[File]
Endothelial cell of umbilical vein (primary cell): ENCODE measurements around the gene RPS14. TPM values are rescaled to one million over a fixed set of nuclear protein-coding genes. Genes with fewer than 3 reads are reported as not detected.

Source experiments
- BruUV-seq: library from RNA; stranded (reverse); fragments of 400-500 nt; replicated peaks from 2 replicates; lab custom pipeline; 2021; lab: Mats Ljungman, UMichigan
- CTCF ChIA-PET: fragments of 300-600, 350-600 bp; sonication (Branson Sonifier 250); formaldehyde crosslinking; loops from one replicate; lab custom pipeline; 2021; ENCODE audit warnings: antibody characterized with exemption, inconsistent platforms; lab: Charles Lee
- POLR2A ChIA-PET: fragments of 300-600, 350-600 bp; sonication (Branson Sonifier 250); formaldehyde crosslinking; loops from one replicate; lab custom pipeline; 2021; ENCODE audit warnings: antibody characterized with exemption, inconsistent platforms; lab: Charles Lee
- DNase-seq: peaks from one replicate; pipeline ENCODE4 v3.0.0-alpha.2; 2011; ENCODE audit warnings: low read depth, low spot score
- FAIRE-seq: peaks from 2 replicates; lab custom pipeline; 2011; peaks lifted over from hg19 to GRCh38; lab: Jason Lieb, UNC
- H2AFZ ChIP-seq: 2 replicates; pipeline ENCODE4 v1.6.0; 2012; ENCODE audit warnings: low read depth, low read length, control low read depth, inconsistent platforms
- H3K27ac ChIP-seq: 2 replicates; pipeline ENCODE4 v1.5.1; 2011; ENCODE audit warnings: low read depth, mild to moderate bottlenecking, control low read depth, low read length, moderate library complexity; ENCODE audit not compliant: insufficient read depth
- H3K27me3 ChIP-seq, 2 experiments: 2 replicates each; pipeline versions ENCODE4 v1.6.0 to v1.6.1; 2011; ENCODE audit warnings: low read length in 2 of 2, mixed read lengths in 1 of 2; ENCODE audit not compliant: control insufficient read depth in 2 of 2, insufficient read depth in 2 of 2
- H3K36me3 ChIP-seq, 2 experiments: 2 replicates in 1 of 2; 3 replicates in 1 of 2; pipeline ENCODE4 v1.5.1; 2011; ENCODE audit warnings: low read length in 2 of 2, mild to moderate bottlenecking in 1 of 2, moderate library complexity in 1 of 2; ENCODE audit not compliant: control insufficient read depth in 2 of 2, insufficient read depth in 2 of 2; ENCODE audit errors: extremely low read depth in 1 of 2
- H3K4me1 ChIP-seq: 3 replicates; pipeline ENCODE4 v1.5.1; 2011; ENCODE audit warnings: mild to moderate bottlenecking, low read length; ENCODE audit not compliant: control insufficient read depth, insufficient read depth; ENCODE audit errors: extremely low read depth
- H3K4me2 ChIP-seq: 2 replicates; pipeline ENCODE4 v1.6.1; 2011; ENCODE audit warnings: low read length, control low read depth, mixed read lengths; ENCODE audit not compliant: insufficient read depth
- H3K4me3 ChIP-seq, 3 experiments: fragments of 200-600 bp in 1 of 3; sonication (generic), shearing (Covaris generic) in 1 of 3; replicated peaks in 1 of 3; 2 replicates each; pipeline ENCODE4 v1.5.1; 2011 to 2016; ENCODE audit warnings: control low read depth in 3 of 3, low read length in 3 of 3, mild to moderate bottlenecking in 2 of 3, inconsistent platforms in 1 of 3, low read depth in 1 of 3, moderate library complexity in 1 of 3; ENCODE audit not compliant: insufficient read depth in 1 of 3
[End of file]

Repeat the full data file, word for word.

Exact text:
Endothelial cell of umbilical vein (primary cell): ENCODE measurements around the gene RPS14. TPM values are rescaled to one million over a fixed set of nuclear protein-coding genes. Genes with fewer than 3 reads are reported as not detected.

Source experiments
- BruUV-seq: library from RNA; stranded (reverse); fragments of 400-500 nt; replicated peaks from 2 replicates; lab custom pipeline; 2021; lab: Mats Ljungman, UMichigan
- CTCF ChIA-PET: fragments of 300-600, 350-600 bp; sonication (Branson Sonifier 250); formaldehyde crosslinking; loops from one replicate; lab custom pipeline; 2021; ENCODE audit warnings: antibody characterized with exemption, inconsistent platforms; lab: Charles Lee
- POLR2A ChIA-PET: fragments of 300-600, 350-600 bp; sonication (Branson Sonifier 250); formaldehyde crosslinking; loops from one replicate; lab custom pipeline; 2021; ENCODE audit warnings: antibody characterized with exemption, inconsistent platforms; lab: Charles Lee
- DNase-seq: peaks from one replicate; pipeline ENCODE4 v3.0.0-alpha.2; 2011; ENCODE audit warnings: low read depth, low spot score
- FAIRE-seq: peaks from 2 replicates; lab custom pipeline; 2011; peaks lifted over from hg19 to GRCh38; lab: Jason Lieb, UNC
- H2AFZ ChIP-seq: 2 replicates; pipeline ENCODE4 v1.6.0; 2012; ENCODE audit warnings: low read depth, low read length, control low read depth, inconsistent platforms
- H3K27ac ChIP-seq: 2 replicates; pipeline ENCODE4 v1.5.1; 2011; ENCODE audit warnings: low read depth, mild to moderate bottlenecking, control low read depth, low read length, moderate library complexity; ENCODE audit not compliant: insufficient read depth
- H3K27me3 ChIP-seq, 2 experiments: 2 replicates each; pipeline versions ENCODE4 v1.6.0 to v1.6.1; 2011; ENCODE audit warnings: low read length in 2 of 2, mixed read lengths in 1 of 2; ENCODE audit not compliant: control insufficient read depth in 2 of 2, insufficient read depth in 2 of 2
- H3K36me3 ChIP-seq, 2 experiments: 2 replicates in 1 of 2; 3 replicates in 1 of 2; pipeline ENCODE4 v1.5.1; 2011; ENCODE audit warnings: low read length in 2 of 2, mild to moderate bottlenecking in 1 of 2, moderate library complexity in 1 of 2; ENCODE audit not compliant: control insufficient read depth in 2 of 2, insufficient read depth in 2 of 2; ENCODE audit errors: extremely low read depth in 1 of 2
- H3K4me1 ChIP-seq: 3 replicates; pipeline ENCODE4 v1.5.1; 2011; ENCODE audit warnings: mild to moderate bottlenecking, low read length; ENCODE audit not compliant: control insufficient read depth, insufficient read depth; ENCODE audit errors: extremely low read depth
- H3K4me2 ChIP-seq: 2 replicates; pipeline ENCODE4 v1.6.1; 2011; ENCODE audit warnings: low read length, control low read depth, mixed read lengths; ENCODE audit not compliant: insufficient read depth
- H3K4me3 ChIP-seq, 3 experiments: fragments of 200-600 bp in 1 of 3; sonication (generic), shearing (Covaris generic) in 1 of 3; replicated peaks in 1 of 3; 2 replicates each; pipeline ENCODE4 v1.5.1; 2011 to 2016; ENCODE audit warnings: control low read depth in 3 of 3, low read length in 3 of 3, mild to moderate bottlenecking in 2 of 3, inconsistent platforms in 1 of 3, low read depth in 1 of 3, moderate library complexity in 1 of 3; ENCODE audit not compliant: insufficient read depth in 1 of 3